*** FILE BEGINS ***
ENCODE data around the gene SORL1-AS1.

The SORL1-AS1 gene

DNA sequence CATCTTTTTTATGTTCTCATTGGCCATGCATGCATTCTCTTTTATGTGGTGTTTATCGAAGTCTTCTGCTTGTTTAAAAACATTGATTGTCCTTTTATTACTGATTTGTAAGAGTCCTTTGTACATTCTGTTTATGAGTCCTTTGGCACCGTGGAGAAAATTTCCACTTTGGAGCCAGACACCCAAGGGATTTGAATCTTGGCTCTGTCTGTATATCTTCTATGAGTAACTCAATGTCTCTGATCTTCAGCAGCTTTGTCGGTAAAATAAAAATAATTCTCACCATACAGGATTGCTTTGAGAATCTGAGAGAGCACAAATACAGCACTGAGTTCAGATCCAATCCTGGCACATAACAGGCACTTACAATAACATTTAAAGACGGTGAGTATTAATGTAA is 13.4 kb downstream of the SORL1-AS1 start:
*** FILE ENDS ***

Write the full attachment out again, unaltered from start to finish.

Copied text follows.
ENCODE data around the gene SORL1-AS1.

The SORL1-AS1 gene

DNA sequence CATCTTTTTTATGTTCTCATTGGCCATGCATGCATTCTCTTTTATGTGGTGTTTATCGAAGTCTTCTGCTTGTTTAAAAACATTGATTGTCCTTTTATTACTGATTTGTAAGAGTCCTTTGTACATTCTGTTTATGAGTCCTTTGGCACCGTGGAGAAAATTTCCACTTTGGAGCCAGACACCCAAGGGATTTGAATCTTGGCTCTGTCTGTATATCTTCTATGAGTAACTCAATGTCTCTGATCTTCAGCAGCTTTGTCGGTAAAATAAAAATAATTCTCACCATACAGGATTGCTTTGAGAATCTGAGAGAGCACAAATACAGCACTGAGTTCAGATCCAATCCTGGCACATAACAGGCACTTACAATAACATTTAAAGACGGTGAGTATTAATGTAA is 13.4 kb downstream of the SORL1-AS1 start: